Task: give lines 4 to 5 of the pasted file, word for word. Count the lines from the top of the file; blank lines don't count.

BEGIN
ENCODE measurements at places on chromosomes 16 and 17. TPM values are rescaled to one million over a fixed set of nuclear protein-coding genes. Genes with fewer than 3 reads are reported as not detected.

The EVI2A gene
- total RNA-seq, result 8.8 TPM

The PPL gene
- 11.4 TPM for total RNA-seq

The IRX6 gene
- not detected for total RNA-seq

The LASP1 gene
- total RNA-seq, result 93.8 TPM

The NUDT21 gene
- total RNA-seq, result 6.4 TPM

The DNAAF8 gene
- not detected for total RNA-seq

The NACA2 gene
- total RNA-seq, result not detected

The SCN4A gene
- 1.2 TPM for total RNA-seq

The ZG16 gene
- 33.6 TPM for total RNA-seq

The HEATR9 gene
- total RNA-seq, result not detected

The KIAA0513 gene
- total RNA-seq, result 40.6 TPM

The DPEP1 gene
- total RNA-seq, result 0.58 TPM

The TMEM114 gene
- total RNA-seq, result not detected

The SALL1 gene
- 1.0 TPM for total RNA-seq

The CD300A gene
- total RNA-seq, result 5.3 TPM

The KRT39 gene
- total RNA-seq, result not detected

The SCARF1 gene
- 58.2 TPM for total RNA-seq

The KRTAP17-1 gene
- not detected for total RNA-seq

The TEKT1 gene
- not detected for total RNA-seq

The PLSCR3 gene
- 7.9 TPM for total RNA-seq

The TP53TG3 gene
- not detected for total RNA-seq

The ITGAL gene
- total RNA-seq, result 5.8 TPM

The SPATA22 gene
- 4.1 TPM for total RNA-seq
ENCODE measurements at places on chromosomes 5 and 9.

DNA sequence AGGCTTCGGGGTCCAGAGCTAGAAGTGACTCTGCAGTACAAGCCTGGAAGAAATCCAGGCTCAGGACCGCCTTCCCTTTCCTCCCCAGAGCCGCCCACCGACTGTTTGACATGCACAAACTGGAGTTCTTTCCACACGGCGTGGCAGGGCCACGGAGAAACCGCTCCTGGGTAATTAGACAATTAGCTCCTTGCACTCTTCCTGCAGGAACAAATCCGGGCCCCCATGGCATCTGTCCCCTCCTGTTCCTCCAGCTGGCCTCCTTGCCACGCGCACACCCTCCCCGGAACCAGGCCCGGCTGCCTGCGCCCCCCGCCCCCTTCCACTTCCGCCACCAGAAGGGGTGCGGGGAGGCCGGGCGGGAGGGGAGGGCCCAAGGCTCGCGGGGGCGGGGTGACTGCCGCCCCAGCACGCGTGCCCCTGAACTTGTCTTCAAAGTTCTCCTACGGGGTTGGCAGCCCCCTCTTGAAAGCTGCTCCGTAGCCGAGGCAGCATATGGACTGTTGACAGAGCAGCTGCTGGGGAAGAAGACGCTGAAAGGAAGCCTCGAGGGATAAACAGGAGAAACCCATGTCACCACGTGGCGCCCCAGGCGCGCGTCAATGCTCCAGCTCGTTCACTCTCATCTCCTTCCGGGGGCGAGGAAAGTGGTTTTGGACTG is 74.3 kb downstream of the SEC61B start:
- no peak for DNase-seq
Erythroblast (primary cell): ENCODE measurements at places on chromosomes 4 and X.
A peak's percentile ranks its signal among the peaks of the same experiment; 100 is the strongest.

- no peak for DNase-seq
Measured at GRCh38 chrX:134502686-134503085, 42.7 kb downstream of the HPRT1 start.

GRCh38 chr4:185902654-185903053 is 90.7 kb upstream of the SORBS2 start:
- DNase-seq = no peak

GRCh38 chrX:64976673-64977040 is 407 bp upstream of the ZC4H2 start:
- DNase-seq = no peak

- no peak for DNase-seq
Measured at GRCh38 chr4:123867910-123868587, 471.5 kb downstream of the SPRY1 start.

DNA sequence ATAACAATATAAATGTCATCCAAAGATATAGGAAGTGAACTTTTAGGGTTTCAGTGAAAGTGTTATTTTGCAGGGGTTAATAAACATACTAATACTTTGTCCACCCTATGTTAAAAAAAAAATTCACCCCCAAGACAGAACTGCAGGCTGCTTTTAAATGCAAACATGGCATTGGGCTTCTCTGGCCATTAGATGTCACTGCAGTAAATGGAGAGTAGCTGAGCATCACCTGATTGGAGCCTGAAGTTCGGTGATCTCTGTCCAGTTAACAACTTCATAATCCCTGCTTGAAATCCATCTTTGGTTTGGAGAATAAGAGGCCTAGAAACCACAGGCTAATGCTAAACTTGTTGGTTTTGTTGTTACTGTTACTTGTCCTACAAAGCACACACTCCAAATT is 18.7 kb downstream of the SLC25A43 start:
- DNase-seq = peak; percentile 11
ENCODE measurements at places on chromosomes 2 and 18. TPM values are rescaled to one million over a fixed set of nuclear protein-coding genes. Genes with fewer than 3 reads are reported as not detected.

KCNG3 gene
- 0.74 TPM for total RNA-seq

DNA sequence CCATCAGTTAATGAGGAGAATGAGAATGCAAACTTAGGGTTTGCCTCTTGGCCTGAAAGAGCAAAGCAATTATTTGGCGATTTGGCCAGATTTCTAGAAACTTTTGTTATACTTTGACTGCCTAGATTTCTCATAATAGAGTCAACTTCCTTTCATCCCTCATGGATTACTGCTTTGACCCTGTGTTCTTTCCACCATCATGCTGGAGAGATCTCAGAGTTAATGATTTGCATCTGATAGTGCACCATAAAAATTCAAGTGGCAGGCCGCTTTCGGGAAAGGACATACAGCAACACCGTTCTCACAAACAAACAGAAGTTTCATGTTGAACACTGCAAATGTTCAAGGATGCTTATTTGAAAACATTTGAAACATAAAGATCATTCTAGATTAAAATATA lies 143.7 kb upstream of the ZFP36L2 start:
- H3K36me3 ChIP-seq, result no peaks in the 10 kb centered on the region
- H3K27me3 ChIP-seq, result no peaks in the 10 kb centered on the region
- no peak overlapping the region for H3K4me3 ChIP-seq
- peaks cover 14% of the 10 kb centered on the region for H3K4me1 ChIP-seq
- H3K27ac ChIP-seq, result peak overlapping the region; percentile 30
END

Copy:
The PPL gene
- 11.4 TPM for total RNA-seq